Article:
Early on this season, New York Rangers rookie Jimmy Vesey was actually living up to all the hoopla that surrounded his signing. As winners of the Vesey sweepstakes, the Rangers had to be happy with the early returns.
Now Vesey has hit somewhat of a wall, as his scoring has dried up. It’s been an understandably tumultuous season for the Harvard University product, but the fact that the All-Star break has arrived in the middle of his low point is fortuitous for him and the Blueshirts.
Vesey has the opportunity to rest up, recharge, and be an integral part of the Rangers’ push toward the postseason and beyond.
Vesey got off to a very strong start for the Rangers. He quickly adapted to the speed of the NHL game and consistently displayed his good instincts in the offensive zone. He showed a nose for the net and a knack for being in the right place at the right time – hallmark qualities of good goal scorers.
The 23-year-old winger also provided evidence of his raw talent, particularly his strength and skill. His second of two goals against the Washington Capitals back on Oct. 22 is one of the Rangers’ most highlight-reel-worthy tallies of the season to this point.
Over the Rangers’ first 10 games, Vesey lit the lamp six times and added three assists. While that pace was certainly not going to persist, it was clear that Vesey had what it took to be a solid contributor to the Blueshirts’ attack.
As the season has progressed, though, Vesey has experienced a few dips in his play, none bigger than the quagmire in which he is currently stuck.
Hitting the Rookie Wall
After his strong start to the season, Vesey slowed down for a little while before hitting a nice little stretch across late November and early December, where he scored three goals in six contests. Then his struggles returned.
Lately, Vesey has been almost invisible on the ice. Part of that is because he has actually been on the ice less often, having eclipsed 12 minutes of ice time just three times in the past eight games. Previously, he had been seeing 15-16 minutes more often than not.
Over the past 10 contests, Vesey has failed to register a point. His last goal came in 2016, on New Year’s Eve. He has just two points in his past 19 games. There is a bit of a chicken-and-egg situation happening with Vesey, as his lack of production has justified his lower ice time, but his lower ice time has made it more difficult for him to have an impact.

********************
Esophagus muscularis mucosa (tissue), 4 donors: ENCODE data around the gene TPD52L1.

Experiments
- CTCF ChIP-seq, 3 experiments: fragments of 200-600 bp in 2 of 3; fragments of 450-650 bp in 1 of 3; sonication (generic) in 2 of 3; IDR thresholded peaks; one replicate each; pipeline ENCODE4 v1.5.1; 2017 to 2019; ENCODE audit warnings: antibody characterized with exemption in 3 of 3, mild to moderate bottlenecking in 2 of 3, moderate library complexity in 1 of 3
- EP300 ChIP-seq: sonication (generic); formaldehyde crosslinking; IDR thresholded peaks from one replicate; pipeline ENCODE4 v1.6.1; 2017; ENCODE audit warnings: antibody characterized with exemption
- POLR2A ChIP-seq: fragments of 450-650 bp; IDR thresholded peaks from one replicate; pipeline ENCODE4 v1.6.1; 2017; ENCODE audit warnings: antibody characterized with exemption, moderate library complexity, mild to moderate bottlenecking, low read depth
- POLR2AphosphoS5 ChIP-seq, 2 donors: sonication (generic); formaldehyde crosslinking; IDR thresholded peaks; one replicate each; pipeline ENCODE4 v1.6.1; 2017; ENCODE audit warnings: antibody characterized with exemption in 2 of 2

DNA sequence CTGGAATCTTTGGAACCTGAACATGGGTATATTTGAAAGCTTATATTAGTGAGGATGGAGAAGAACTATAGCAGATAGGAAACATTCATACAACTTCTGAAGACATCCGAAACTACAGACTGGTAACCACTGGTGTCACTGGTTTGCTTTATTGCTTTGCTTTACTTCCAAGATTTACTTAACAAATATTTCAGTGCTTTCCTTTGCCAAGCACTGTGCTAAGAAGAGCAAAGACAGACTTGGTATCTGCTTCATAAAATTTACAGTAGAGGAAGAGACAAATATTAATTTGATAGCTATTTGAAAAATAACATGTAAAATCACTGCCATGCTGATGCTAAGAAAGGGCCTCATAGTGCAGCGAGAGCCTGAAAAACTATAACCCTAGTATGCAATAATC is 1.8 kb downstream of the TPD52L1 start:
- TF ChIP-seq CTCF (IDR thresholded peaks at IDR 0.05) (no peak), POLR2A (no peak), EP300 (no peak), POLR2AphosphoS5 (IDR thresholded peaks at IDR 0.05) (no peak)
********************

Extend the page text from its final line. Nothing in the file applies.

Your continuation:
While this is just speculation, it’s certainly possible that the grind of the long NHL season is starting to wear on Vesey a bit. He has played in 48 games so far this season, which is 11 more than the highest number of games he played in a season while he was in college. It’s always a factor in play with players who transition from college to a full-time NHL role, but it affects everyone differently.
Kevin Hayes, for instance, actually turned it on in the second half of his rookie season in 2014-15, a year after playing collegiately at Boston College. He notched 30 points in the final 41 regular-season games that season – twice the amount he accumulated in the first 41 games.
Vesey, to this point, has seen the opposite occur in his rookie year. Regardless of whether or not the dense schedule is a significant contributor to his scoring woes, the All-Star break should allow him to rest and recharge, both physically and mentally. The Rangers will need him to start producing again soon, especially with Hayes sidelined for another one to two weeks with a lower-body injury.
The more Vesey can contribute, the more difficult it is for opponents to stifle the Rangers’ deep offense. Look for the rookie to have a renewed jump in his step when the Blueshirts’ unofficial second half gets underway on Jan. 31.
Tom has been with The Hockey Writers for almost four years. After previously covering the LA Kings and the New York Rangers, Tom now covers the Anaheim Ducks.
While in college at Clemson University, the 2016 college football national champions, Tom wrote game summaries and feature articles for the official team website of the Greenville Drive, a Class-A minor-league baseball team and affiliate of the Boston Red Sox. Tom is happy to be able to continue to fulfill his passions for sports and writing with THW.